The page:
It’s often a source of frustration and requires intentional kindness toward myself to focus on what my body can do instead of what it can’t.  The knowledge that I can push myself to the point where it triggers my immune system to start attacking my brain and spinal cord is scary. The reality is that I put a lot of effort into self-care, and my immune system continues to attack periodically. 
Thus, it’s mandatory for me to include relaxing and recovery in my life to set myself up for the best health prognosis possible. This isn’t unique to me or anyone else, it’s just that the consequences may be more severe if I skip rest days. Still, it feels shameful to have days where I accomplish very little. It feels lazy, and laziness is ingrained in my psyche as one of the worst things a person can be.  

It’s imperative that I view recovery days as productive. If I view it as a wasted day, it stresses me out. If I view it as necessary and good health management, I can relax into the day and enjoy it.  There’s value in doing nothing.  When I recognize doing nothing as an accomplishment that improves my health,  I lose the guilt and feel better about my myself.

Sunday, July 7, 2019

For the Love of Biking – It Really Can Be for Everyone

In a conversation with coworkers years ago, one person reflected on his summers spent in their backyard pool in California. I responded with excitement and jealousy that he had his own pool when all I had was a bike!  Another coworker who grew up in Hong Kong, exclaimed with awe, “You had a bike?!?”
Wow.  I laughed at my own ignorance to my privilege.  To think she grew up in a large city and didn’t have a bike at all made me realize just how special it was that I could spend my summers biking and exploring. If I’d had to choose between a backyard pool and a bike, I think in hindsight a bike would have been a better choice for me.  
As a child, my bike was my freedom. It allowed my sister and me to spend summer days at the pool in a neighboring town without limitation of our parents’ schedules. We biked to get ice cream, eat lunch in the town square and even to rent canoes.  We’d practice riding without hands and see how far we could go.  Our bikes were extensions of ourselves throughout the summer.
Once we could drive, bikes temporarily lost their appeal for transportation.  Enter my college years where I didn’t have a car, and my bike allowed me to get to classes and work.  Every time I allowed less time for travel meant my fitness benefited from pedaling faster to get there in time.  
As an adult, I’ve enjoyed mountain biking and group rides immensely.  Participating in sprint and Olympic distance triathlons have been rewarding experiences. This summer is a summer for biking for me.  I signed up for the two-day Seattle to Portland bicycle ride, and I’m excited to do what is a bucket list experience for me.  Being able to train and do the ride with friends is gratifying for the camaraderie beyond the health benefits.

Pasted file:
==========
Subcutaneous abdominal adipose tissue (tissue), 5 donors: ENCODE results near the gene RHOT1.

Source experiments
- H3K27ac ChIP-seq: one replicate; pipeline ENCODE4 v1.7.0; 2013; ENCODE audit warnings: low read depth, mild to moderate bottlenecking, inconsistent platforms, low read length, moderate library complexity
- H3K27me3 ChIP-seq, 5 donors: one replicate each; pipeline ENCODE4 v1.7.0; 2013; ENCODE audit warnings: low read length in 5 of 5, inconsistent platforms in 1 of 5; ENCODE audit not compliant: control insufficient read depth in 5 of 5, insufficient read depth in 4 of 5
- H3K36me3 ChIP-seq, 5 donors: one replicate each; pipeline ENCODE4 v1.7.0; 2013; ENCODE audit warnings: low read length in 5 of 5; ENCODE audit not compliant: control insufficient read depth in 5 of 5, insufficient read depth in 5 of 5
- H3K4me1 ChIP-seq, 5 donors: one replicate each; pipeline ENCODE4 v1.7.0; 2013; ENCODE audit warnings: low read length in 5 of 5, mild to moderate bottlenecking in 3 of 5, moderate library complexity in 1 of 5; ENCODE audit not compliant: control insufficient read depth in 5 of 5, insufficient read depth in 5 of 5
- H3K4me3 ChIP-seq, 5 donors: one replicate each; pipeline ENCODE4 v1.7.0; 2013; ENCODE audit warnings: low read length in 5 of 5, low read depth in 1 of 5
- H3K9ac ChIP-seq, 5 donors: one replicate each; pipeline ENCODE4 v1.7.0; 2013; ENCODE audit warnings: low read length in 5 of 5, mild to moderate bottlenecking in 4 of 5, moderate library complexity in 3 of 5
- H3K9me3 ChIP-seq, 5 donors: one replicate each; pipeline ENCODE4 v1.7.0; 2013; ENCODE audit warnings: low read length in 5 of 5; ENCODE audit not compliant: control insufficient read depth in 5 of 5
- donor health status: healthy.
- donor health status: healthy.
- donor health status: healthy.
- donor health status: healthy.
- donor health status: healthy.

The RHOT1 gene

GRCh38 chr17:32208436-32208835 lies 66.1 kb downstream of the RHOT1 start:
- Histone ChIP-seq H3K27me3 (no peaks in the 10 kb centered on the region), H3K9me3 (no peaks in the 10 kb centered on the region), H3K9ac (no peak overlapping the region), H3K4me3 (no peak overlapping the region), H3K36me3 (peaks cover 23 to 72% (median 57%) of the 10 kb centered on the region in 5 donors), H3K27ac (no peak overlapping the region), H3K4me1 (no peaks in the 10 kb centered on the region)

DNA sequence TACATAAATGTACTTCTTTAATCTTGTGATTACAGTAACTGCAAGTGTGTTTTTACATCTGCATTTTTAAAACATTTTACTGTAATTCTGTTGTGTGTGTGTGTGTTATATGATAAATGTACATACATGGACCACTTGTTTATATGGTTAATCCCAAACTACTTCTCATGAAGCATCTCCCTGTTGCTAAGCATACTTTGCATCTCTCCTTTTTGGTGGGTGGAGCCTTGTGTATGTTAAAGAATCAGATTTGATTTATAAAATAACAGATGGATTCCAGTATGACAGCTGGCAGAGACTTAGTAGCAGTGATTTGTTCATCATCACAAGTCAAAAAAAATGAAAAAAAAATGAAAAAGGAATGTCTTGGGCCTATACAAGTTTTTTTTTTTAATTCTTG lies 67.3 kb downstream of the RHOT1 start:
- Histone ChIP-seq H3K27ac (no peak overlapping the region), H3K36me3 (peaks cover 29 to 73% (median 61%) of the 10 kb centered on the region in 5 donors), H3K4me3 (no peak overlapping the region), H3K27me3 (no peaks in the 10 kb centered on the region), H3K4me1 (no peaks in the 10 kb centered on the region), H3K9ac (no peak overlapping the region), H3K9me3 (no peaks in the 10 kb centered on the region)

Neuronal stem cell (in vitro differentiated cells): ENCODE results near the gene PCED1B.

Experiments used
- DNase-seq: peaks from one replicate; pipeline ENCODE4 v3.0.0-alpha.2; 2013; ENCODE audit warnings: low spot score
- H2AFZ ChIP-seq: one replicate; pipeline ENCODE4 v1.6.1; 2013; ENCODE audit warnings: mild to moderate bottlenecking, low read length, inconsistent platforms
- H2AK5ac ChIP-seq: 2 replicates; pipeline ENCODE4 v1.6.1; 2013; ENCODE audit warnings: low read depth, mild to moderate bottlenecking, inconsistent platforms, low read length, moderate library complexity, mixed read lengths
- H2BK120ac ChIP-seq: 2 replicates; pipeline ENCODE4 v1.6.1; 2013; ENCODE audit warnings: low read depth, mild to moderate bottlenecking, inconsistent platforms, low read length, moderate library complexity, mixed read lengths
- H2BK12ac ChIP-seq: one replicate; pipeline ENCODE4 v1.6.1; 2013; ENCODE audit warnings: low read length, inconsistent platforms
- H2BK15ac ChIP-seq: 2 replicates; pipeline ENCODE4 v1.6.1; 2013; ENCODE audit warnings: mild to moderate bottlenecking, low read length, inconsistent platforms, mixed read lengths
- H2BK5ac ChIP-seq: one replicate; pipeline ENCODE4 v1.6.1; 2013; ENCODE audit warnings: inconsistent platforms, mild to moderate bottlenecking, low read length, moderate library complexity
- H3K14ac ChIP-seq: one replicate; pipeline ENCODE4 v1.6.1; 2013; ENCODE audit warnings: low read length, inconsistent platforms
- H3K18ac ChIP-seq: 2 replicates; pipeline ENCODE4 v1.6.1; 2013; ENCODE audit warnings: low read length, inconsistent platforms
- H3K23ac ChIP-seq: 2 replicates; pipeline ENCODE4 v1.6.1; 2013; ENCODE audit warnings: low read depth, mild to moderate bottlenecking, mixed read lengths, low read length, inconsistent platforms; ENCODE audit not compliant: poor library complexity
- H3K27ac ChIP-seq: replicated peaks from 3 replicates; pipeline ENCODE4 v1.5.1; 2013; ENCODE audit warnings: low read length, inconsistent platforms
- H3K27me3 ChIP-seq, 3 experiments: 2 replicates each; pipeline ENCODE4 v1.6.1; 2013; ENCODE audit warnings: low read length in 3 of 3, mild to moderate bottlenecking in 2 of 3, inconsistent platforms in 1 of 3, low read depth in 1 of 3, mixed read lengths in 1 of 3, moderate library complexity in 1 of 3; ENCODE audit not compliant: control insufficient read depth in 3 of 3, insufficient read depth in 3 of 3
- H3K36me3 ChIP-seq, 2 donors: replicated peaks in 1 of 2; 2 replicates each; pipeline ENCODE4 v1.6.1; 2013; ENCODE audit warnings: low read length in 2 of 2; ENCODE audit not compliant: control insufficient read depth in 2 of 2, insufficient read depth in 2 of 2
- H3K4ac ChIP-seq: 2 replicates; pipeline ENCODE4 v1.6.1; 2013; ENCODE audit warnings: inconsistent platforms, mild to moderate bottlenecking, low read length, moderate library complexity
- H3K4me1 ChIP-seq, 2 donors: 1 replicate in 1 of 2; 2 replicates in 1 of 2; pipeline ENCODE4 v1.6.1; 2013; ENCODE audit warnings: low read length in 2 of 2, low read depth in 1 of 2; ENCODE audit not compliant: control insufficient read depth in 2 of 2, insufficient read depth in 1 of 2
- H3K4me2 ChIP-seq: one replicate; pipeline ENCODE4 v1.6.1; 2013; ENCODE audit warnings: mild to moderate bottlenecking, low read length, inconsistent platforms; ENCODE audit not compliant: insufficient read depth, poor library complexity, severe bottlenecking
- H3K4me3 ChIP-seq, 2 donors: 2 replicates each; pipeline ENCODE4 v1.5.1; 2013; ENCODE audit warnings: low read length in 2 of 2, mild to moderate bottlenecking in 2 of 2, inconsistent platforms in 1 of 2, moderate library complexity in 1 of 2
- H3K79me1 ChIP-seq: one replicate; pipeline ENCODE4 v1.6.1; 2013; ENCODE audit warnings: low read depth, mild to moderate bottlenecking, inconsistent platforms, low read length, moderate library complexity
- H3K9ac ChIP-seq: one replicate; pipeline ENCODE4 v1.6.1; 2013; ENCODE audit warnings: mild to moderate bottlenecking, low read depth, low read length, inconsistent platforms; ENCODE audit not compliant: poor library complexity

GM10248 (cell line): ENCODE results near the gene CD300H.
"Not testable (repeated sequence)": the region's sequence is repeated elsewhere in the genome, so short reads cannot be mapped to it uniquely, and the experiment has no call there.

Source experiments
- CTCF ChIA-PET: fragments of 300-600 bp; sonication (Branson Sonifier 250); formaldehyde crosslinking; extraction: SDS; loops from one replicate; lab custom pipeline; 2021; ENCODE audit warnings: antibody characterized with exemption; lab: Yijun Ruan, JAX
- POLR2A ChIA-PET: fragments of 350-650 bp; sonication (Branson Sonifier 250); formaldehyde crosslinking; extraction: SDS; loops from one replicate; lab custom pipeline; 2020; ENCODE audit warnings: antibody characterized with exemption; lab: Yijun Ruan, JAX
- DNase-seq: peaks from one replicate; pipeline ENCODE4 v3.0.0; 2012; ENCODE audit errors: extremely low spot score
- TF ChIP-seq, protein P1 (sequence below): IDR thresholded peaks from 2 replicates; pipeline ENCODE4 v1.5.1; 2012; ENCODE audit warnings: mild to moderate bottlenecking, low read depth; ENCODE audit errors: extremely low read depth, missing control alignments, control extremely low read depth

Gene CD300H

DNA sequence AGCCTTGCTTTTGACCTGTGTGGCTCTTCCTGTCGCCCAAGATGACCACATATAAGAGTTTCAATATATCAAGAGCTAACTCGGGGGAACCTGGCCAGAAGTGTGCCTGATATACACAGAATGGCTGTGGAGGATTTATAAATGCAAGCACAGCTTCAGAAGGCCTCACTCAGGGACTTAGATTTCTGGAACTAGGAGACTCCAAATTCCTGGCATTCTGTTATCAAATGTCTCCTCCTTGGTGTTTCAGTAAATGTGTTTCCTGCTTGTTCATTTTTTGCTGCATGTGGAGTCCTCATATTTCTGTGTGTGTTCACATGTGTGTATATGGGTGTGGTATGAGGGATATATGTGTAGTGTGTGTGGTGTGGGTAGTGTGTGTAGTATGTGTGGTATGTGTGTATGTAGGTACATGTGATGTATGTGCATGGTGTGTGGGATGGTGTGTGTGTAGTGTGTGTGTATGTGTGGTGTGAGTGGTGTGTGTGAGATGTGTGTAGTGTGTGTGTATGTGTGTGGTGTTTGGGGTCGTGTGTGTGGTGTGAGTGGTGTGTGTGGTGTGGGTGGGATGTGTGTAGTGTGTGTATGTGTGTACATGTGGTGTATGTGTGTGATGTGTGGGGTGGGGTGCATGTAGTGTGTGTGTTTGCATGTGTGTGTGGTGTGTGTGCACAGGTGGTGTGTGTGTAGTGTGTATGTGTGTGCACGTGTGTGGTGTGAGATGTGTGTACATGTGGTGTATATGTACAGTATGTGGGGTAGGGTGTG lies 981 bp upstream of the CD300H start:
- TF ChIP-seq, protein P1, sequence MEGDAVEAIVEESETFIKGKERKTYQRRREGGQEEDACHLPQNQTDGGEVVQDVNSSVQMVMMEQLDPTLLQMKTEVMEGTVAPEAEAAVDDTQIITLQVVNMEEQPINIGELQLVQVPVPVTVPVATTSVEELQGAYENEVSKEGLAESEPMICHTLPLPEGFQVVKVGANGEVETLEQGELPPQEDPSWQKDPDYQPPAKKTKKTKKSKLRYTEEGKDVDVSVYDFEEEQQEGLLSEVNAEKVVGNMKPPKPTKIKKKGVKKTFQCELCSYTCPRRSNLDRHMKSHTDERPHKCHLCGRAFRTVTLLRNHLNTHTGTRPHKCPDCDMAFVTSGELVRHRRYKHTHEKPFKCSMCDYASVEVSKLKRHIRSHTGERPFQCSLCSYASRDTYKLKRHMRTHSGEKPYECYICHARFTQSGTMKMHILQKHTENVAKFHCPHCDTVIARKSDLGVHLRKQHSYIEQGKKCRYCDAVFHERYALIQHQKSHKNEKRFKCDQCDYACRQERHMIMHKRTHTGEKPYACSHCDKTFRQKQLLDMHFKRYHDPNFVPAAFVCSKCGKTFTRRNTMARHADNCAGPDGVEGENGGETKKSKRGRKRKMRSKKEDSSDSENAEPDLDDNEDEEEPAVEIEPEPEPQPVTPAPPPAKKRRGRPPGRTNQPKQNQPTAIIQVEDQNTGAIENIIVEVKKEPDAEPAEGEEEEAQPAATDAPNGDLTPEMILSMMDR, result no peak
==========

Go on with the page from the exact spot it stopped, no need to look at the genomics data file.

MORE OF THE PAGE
Bicycling suits me well given the impacts Multiple Sclerosis has created in my spinal cord.  I love jogging and manage extremely well, but bicycling allows me to continue when my feet lose feeling and coordination. Hills create natural intervals where I can put forth effort and rest on the downhill to best leverage my energy. Fatigue lessens and I sleep better when I’m active.  

I have a new bike! 

This summer, I was fortunate to have been gifted a bike from the organization Meat Fight.  I love my new light and zippy road bike.  It allows me to go faster and be more comfortable while riding.  Having an expert watch me ride, ask questions and adjust the bike to me was fantastic for improving my experience cycling. Through their Meat Fight’s Meat Bike program, they give bikes to people with MS.  Becoming a part of this group is fantastic for connecting with people with MS of every level of active from extreme endurance events to beginners wanting to start riding.  Bikers ride all types of bicycles ranging from road bikes to recumbent trikes to hand cycles. 

Bike options for all abilities

The more I pay attention on the trails and online, I see that bicycling can be accessible to anyone these days.  The options available accommodate a lot of health issues that result from aging, chronic conditions and disability.  
Recumbent bikes are great when balance might be an issue. Electric-assist bikes can be useful when wanting flexibility and back up for pedaling.  Tandem bikes come in both side-by-side and in-line, and they can be excellent options if vison is impaired. Handcycle bikes are propelled using a person’s upper body instead of their legs.  
When disability advances beyond being able to pedal solo or at all, there are bikes with wheelchair tandem setups that allow people to sit in front of the cyclist pedaling.  An organization near me, Sequim Wheelers, provides free bike rides to elderly and disabled community members, including children.  When I saw this, it heartened me to know that people who are not able to enjoy trails on bikes under their own power can now do so. The fresh air on the face, the beauty of the landscape, socializing with others in an active, outdoors setting – these can be available to everyone.  
I’m encouraged to know that cycling can be adapted to suit my needs should my abilities change with age and Multiple Sclerosis progression. Being outside, active, and among friends improves my health and maintains my well-being mentally and physically.   It comforts me to know this hobby can change and adapt with whatever the future brings. The only limitations are my ego and perspective. 

Tuesday, June 4, 2019

Music Gets Me Through: Shaping My Outlook with Intention

The artistry of words inspires me greatly. The ability to express ideas and emotions critically with nuance and creativity moves me to feel deeply. Add rhythm and melody to the poetry of song lyrics, and it becomes something I can use for managing my wellbeing. 
Music is especially useful for coping with any challenge, because it has the ability to replace the thoughts going through my head. If I can recognize when looping thoughts are taking over my mind and mood, I can change my attitude and outlook with music.